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eninja

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Re: Accurate Color Capture
« Reply #6 on: March 16, 2014, 10:12:17 PM »
I read about color filter array.

Sorry for getting into basic and fundamentals.

Is it, One Pixel can be Red, Green or Blue or Combination of it right??

Does that mean in a bayer mask, 1 set of RGBG is consider One Pixel?

Sorry, I got confuse.

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Re: Accurate Color Capture
« Reply #6 on: March 16, 2014, 10:12:17 PM »

neuroanatomist

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Re: Accurate Color Capture
« Reply #7 on: March 16, 2014, 10:55:40 PM »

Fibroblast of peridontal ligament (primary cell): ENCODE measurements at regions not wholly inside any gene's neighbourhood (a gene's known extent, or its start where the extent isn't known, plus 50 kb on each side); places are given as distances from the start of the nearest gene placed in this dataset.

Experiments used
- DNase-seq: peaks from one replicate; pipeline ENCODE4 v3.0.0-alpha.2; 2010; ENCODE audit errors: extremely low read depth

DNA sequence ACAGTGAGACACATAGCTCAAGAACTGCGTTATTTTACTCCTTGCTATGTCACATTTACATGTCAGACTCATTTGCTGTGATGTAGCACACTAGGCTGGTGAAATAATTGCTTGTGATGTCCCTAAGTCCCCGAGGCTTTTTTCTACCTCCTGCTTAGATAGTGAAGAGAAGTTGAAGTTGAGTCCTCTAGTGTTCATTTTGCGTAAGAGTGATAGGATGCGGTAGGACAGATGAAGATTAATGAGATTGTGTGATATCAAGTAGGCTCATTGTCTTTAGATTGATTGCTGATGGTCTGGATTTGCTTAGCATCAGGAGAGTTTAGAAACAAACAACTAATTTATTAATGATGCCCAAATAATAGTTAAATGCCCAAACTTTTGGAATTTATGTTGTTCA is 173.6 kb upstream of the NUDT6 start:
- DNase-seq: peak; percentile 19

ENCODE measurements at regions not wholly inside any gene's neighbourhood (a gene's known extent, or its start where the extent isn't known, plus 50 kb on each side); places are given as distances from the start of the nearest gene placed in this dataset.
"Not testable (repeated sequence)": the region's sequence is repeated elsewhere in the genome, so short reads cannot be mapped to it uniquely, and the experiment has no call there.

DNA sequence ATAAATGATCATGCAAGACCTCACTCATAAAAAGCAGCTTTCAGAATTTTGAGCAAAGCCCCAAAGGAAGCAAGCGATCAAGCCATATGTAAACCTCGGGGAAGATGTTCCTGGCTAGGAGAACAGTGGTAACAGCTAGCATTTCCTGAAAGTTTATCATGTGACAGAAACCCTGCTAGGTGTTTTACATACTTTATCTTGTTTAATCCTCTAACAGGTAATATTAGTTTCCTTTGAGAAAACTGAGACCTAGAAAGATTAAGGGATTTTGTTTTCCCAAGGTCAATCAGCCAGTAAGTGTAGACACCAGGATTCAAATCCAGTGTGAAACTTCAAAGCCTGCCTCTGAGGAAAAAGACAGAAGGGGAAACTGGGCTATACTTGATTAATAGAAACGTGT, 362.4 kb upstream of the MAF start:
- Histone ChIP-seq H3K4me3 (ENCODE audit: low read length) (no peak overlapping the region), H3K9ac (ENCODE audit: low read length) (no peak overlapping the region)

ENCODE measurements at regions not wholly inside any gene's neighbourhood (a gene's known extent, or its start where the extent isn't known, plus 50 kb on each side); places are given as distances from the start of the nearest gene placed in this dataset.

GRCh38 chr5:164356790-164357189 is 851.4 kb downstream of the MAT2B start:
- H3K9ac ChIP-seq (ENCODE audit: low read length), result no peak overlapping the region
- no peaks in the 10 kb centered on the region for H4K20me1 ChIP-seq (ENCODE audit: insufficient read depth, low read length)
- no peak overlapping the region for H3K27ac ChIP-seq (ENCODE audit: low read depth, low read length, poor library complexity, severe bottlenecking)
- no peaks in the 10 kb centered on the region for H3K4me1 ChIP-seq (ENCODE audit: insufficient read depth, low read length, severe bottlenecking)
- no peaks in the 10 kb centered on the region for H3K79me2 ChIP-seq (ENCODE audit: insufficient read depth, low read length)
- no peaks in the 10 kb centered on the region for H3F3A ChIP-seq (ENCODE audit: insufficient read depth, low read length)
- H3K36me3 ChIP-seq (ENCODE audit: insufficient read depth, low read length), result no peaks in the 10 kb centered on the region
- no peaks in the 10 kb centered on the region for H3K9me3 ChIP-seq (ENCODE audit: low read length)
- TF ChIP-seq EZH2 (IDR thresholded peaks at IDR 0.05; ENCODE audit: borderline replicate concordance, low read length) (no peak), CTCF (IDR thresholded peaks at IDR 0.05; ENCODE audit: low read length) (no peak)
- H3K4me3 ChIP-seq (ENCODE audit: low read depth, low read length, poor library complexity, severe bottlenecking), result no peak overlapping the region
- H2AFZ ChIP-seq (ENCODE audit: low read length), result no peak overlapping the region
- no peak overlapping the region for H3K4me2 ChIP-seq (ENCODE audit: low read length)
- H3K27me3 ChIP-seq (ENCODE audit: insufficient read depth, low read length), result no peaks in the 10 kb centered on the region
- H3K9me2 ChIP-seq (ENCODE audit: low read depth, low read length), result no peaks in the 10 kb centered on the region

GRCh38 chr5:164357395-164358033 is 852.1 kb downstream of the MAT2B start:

Each pixel has an R, G or B color filter over it (and there are twice as many G).  The spatial resolution is based on the actual pixels, but the color value ultimately assigned to each pixel (done when the RAW capture is converted, either in-camera or on the computer) is interpolated based on neighboring pixels.  The demosaicing algorithm basically guesses the actual color of the light hitting a pixel based on the pixels in the local area. 

Your eyes are analogous, with red, green and blue cones, and your brain interpolates the actual color.
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Re: Accurate Color Capture
« Reply #7 on: March 16, 2014, 10:55:40 PM »